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How America Treats Its Teachers, And What We Could Learn From Abroad

Schools were shuttered across West Virginia for nine days when the state’s teachers went on strike. Their demands were met yesterday when the state government passed a 5 percent wage increase. 

When it comes to teacher salaries, West Virginia ranks 48th in the nation, according to the National Education Association. The teachers say that skyrocketing healthcare costs make stagnating wages even more difficult to bear. Now, Oklahoma may follow in West Virginia’s path. Public school teachers there are preparing to strike for higher pay and better classroom conditions.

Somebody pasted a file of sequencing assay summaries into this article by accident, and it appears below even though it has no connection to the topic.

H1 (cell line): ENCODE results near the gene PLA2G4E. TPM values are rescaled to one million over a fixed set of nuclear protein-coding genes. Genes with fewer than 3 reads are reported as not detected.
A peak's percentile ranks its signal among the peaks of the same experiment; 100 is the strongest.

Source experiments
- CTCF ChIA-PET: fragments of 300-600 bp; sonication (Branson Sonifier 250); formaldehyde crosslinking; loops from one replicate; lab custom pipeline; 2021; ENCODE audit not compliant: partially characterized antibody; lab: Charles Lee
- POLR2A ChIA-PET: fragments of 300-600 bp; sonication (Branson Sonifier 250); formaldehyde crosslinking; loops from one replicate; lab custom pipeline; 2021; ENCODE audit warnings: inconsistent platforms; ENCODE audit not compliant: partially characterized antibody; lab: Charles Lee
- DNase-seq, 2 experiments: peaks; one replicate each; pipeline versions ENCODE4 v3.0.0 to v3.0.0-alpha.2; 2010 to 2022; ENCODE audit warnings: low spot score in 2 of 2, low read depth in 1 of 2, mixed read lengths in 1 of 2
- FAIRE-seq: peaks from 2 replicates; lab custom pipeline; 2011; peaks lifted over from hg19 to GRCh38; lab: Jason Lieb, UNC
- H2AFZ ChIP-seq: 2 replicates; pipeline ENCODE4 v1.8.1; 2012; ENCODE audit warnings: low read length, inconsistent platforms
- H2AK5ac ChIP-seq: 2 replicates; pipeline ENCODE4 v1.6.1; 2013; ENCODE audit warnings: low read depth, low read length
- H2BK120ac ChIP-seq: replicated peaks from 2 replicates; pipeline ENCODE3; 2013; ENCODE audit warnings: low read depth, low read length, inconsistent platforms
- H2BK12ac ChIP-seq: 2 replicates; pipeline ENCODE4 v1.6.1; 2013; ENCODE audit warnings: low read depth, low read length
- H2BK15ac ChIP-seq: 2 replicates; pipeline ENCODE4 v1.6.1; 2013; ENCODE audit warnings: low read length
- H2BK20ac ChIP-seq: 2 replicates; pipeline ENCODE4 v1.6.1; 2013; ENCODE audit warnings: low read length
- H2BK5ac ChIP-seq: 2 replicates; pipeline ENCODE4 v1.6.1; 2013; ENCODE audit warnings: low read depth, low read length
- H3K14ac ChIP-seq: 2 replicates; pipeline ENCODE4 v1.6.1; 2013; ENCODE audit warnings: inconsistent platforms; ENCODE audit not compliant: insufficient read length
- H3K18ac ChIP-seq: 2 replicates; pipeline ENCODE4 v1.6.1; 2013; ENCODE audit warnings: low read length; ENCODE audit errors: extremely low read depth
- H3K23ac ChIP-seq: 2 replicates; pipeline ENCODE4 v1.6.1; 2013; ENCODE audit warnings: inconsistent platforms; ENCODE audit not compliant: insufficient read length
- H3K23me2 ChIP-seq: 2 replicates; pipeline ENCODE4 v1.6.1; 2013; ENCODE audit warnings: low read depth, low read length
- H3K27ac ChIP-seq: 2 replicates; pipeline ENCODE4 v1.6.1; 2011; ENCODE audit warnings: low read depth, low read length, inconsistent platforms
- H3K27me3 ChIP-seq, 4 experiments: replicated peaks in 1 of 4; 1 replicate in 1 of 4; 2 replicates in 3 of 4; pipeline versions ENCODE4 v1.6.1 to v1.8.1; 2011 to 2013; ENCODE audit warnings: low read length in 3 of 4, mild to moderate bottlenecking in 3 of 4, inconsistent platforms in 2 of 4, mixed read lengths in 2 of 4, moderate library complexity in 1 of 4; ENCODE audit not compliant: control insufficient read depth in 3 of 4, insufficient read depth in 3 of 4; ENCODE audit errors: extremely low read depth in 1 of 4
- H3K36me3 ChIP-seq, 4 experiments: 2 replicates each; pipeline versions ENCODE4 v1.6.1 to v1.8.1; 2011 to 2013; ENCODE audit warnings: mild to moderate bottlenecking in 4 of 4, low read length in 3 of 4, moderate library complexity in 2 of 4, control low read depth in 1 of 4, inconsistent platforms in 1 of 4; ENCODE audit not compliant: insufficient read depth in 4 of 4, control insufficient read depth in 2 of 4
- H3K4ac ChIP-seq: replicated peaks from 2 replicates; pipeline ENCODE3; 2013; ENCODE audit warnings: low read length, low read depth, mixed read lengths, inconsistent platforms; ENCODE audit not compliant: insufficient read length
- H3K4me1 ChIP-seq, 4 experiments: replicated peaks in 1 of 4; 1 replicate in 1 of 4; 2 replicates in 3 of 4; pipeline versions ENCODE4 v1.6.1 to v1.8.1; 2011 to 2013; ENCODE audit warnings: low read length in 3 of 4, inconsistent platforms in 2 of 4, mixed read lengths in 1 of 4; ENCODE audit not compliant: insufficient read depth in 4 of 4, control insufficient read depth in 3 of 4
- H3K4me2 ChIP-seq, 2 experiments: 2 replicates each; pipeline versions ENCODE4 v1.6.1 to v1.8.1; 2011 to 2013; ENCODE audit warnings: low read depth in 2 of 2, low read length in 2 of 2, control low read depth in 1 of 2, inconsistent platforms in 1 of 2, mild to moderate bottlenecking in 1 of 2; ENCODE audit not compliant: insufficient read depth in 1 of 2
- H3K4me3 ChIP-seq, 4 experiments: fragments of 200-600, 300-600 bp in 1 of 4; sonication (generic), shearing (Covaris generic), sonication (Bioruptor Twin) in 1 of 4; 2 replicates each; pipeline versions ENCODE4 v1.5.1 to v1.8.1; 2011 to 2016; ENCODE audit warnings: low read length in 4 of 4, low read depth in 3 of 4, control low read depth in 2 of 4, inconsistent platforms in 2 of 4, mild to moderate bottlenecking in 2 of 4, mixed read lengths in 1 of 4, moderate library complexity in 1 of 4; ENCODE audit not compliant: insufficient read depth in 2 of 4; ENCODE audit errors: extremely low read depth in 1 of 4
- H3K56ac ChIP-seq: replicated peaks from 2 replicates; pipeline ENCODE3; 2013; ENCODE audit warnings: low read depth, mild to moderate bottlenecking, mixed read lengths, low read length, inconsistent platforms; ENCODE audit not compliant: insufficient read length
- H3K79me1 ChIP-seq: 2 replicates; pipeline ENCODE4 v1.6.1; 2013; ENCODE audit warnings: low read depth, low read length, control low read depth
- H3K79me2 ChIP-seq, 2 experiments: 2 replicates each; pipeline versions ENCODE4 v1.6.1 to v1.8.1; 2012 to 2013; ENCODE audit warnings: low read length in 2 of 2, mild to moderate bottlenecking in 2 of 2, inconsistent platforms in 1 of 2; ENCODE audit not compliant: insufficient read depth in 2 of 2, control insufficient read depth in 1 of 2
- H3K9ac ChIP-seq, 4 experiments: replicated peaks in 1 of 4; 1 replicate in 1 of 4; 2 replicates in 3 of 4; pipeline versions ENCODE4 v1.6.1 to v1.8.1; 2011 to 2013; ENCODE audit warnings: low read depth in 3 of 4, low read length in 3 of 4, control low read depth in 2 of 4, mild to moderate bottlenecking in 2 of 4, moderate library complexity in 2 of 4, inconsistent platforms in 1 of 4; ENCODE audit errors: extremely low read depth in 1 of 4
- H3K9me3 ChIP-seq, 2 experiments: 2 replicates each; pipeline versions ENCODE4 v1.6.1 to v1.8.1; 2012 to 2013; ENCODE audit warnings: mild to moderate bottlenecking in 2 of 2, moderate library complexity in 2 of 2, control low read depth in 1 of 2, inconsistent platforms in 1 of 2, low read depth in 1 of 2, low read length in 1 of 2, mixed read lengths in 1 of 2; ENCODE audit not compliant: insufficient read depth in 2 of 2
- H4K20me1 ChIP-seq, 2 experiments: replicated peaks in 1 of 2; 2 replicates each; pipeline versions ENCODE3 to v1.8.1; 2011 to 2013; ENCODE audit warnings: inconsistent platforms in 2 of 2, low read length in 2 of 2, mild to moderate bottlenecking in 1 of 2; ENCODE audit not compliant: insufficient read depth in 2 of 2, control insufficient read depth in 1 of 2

Across the nation, America’s teachers are paid far less than teachers in countries like Germany, Switzerland, Korea, Japan and Belgium. Public school teachers in the U.S. report feeling more overworked and less respected than in other countries.

To discuss the state of American education in compared to other developed countries, we’ll talk with Linda Darling-Hammond, professor emeritus of education at the Stanford Graduate School of Education, president and CEO of the Learning Policy Institute, and education advisor to Barack Obama's presidential campaign. She is also author of the book Empowered Educators.

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